Data for Dual-Probe Transcranial Full-waveform Inversion: a Brain Phantom Feasibility Study

Published: 19 July 2023| Version 1 | DOI: 10.17632/rbx3ybd5zx.1


This dataset contains ultrasound computed tomography (USCT) data for the article "Dual-Probe Transcranial Full-waveform Inversion: a Brain Phantom Feasibility Study" (Robins et al., 2023). This study investigated the application of full-waveform inversion (FWI) for performing transcranial brain imaging by applying FWI to reconstruct a brain-mimicking phantom. Imaging datasets were acquired using a custom dual-probe acquisition system which consisted of a large water tank (0.7 x 0.6 x 0.6 m^3) and a pair of P4-1 cardiac probes rotated about an imaging target to form a ring array (see Experimental_Imaging_Setup.png). All datasets were acquired using the same imaging sequence which involved a ring array of 16 probe positions (see Dual_Probe_Ring_Array.png). Estimated sets of transducer element positions (elementList.txt) and source signals (signal_filtered.mat, seen plotted in Source_Signal_Filtered.png) have been optimised for running FWI to image the phantom. All transducer positions and source signals were calibrated using a watershot dataset, which was acquired by performing the scan without the phantom being present. Paper DOI: Imaging sequence: o Imaging was performed by a pair of P4-1 cardiac probes (ATL, 96 elements per array) . o The ring array consisted of 3072 element positions (1536 over 16 Probe 01 positions, 1536 over 16 Probe 02 positions). o 384 source elements. o Sampling frequency (Fs) = 22.727 MHz. o [Number of time samples (Nt), No. of Traces] = [3328, 442368]. o Source-receiver pairings for all 442368 traces is given by elementRelas.txt. These imaging experiments include: (1) 01_Experimental_USCT_Brain.mat: o USCT data from imaging the 2.5D PVA brain phantom. (2) 02_Synthetic_USCT_Brain.mat: o USCT data from synthetic imaging the 2.5D numerical brain phantom. o The true numerical brain phantom for this imaging problem is given in TrueVp.mat. (3) 03_Experimental_USCT_WaterShot.mat: o USCT data from imaging just water. Additional files include: elementList.txt: Calibrated transducer element positions, [Element ID, x,y,z - positions] elementRelas.txt: The source-receiver transducer element IDs for all traces [Trace ID, Source ID, Receiver ID] signal_filtered.mat: 384 source wavelets for all source elements (filtered by *) TrueVp.mat: True velocity model of the numerical brain phantom (dx = 0.186 mm, dimensions = [957, 958]) * To filter USCT data 'dataset' to match the source signals, apply the following matlab solution (or equivalent): Fs = 22.727e06; N = 100; F01 = 0.4e06; F02 = 2.0e06; [Hd a] = fir1(N,[F01, F02]/(Fs/2)); dataset_filtered = filtfilt(Hd,a,dataset);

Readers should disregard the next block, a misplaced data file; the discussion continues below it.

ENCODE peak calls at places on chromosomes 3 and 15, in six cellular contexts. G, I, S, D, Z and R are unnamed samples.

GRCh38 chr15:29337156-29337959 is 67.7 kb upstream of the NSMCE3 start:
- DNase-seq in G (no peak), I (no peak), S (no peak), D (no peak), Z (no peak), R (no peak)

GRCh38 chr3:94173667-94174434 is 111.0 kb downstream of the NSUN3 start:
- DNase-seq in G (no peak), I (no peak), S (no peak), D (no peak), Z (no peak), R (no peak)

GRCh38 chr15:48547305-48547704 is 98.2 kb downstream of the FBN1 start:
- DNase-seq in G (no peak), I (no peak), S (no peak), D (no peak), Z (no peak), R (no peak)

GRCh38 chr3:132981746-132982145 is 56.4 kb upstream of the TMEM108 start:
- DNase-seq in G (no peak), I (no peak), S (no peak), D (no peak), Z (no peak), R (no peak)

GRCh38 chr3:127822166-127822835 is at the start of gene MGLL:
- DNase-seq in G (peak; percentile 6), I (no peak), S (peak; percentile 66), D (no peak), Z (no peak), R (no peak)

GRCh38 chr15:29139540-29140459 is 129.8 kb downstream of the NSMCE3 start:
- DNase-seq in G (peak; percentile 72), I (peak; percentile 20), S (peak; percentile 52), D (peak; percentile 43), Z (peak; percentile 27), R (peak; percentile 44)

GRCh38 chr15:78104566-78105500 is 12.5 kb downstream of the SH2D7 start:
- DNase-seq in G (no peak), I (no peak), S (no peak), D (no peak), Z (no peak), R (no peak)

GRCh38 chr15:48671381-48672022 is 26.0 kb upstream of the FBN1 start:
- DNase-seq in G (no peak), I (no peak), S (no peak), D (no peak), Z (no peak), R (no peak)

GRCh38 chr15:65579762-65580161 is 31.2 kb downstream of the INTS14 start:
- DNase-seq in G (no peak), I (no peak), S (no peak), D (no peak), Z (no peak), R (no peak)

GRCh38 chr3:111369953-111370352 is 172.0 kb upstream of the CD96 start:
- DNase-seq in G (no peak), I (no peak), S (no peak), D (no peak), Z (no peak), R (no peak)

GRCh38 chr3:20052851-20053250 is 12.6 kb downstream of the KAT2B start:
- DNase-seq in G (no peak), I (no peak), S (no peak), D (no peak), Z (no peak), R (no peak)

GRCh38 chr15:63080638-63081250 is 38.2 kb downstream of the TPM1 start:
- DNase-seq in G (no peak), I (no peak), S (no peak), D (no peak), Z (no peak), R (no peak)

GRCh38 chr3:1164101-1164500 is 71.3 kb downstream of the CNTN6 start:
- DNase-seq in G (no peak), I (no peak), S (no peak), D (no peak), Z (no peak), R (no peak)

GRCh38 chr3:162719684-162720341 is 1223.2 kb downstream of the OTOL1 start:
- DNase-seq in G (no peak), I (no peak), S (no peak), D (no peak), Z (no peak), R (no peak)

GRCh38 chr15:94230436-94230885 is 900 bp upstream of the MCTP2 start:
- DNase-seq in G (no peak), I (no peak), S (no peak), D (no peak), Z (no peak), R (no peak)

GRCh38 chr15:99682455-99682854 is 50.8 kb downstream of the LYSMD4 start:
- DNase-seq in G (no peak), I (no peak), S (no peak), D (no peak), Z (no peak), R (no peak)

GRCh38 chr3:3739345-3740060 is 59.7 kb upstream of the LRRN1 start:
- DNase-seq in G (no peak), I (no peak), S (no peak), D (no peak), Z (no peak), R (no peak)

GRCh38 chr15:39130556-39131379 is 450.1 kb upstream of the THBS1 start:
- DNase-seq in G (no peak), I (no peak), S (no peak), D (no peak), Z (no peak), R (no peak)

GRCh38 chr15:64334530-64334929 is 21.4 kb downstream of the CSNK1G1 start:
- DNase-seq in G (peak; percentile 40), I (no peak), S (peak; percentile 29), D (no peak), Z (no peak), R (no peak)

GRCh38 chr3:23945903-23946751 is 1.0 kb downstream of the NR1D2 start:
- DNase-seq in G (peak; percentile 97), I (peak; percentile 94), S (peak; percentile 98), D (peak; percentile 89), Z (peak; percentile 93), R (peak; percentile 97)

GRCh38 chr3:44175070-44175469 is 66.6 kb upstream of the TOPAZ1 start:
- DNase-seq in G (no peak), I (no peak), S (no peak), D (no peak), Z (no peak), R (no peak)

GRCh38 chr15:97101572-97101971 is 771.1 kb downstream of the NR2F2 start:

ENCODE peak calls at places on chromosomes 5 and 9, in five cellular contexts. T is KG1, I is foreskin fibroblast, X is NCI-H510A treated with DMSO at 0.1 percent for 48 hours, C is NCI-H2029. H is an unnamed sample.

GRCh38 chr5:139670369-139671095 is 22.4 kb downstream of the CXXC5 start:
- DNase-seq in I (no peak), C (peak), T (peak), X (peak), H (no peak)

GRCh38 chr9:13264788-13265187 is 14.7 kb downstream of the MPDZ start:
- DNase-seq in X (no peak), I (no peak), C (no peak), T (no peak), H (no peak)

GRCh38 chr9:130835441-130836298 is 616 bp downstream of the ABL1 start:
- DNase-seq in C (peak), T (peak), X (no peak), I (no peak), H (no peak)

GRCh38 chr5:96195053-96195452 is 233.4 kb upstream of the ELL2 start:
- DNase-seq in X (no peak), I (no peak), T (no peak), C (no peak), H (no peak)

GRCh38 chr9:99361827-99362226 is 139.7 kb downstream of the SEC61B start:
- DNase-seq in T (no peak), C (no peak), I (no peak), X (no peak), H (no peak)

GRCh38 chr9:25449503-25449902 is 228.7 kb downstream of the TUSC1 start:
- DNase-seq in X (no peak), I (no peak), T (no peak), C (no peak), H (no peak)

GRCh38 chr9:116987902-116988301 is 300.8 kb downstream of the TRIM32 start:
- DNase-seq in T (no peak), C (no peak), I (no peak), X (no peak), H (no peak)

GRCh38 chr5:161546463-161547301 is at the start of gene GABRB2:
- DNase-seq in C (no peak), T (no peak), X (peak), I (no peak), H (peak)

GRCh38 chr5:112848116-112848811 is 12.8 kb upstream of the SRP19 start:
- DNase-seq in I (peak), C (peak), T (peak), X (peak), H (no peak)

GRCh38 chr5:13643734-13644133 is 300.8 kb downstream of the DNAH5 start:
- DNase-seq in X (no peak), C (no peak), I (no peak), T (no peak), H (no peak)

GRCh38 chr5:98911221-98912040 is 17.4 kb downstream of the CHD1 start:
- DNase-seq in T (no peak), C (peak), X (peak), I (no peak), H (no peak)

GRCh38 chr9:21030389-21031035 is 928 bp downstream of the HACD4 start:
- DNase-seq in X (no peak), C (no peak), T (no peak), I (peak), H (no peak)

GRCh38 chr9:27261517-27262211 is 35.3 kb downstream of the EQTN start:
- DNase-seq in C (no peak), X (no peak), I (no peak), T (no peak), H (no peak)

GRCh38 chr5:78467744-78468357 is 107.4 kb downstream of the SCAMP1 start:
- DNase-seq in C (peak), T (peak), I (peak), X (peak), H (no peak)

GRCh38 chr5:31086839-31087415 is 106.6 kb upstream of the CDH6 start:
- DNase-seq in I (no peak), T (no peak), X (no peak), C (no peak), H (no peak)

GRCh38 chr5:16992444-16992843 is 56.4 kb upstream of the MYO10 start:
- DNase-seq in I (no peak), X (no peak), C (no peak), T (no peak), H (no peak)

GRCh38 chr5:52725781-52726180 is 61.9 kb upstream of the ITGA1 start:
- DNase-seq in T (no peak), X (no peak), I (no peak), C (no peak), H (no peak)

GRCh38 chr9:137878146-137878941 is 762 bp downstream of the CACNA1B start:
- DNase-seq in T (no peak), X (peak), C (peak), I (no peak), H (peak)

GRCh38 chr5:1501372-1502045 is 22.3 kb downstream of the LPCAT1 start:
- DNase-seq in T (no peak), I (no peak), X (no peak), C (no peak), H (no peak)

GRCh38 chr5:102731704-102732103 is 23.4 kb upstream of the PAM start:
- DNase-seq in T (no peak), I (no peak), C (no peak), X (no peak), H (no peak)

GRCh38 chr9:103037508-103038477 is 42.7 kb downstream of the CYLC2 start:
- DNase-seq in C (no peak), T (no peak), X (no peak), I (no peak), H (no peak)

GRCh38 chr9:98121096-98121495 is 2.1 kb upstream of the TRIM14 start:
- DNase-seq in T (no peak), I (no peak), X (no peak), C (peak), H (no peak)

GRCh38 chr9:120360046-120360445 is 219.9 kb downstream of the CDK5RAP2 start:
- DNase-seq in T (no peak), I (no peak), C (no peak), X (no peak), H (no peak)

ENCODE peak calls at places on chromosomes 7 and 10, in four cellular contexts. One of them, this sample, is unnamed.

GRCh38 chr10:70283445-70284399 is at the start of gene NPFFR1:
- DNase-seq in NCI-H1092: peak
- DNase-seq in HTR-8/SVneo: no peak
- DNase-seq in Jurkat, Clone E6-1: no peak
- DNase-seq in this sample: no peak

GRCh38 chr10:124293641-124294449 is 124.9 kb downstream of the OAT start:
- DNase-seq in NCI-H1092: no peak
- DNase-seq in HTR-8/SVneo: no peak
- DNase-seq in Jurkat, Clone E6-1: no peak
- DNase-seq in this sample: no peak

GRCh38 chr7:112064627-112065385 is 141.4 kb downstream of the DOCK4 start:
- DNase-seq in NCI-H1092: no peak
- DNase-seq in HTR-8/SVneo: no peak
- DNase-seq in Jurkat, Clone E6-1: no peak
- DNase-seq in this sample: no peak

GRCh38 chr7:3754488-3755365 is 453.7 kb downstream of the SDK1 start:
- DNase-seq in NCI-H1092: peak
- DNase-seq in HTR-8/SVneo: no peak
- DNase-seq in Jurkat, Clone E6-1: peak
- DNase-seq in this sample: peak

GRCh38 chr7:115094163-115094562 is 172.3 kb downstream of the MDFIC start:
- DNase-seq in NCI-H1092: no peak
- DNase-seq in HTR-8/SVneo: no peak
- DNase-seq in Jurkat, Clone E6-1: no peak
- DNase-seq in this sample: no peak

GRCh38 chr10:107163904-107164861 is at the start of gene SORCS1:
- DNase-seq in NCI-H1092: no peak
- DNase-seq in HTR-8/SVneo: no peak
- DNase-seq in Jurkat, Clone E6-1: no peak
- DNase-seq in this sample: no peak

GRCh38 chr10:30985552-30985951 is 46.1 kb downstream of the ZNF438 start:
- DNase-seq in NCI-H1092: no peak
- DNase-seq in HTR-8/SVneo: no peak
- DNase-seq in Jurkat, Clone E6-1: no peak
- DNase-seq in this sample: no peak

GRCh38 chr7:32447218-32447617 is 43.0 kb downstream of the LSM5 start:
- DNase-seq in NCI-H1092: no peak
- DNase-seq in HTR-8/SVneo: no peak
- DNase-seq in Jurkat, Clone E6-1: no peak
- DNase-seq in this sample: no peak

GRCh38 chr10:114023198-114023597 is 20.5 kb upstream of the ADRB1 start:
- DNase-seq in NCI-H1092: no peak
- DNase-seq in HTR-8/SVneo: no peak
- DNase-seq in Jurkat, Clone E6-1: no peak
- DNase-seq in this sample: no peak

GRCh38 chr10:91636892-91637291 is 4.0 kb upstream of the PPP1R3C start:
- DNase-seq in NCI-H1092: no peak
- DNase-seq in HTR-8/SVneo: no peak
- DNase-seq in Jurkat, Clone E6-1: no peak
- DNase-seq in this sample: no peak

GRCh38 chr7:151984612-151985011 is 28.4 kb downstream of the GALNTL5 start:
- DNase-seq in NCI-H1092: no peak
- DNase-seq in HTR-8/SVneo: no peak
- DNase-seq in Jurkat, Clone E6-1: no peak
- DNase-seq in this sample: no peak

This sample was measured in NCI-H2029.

Steps to reproduce

To produce this data, two P4-1 cardiac probes (ATL) were connected to an ultrasound acquisition system that could use both 96-element probes as a single 192-element transducer array (in the related study, a Versonics Vantage 256 was used). These probes were rotated within a large water tank by a pair of rotary motors to form a ring array (as seen in Dual_Probe_Ring_Array.png) to image a brain phantom. An imaging sequence consisting of motor steps and imaging events (each consisting of a single transducer element transmitting and all other elements receiving) was then used to scan the imaging target. Of the 1536 elements of the ring array, a subset of 384 evenly spaced elements were used as sources. Imaging targets were held stationary and in the centre of this ring array throughout the scan. To calibrate the positions and source wavelets used to acquire this ultrasound computed tomography (USCT) data, a scan was performed in the water tank without any imaging target. Optimising these parameters was achieved by minimising the misfit between the observed watershot signal data and a numerical watershot dataset acquired by modelling the transmission events performed when imaging. For all other details for this imaging method, including the fabrication of the imaging phantom, please refer to the related article or contact the corresponding author of the publication.


Imperial College London


Brain Imaging, Ultrasound, Ultrasound Computed Tomography, Imaging Phantom


Engineering and Physical Sciences Research Council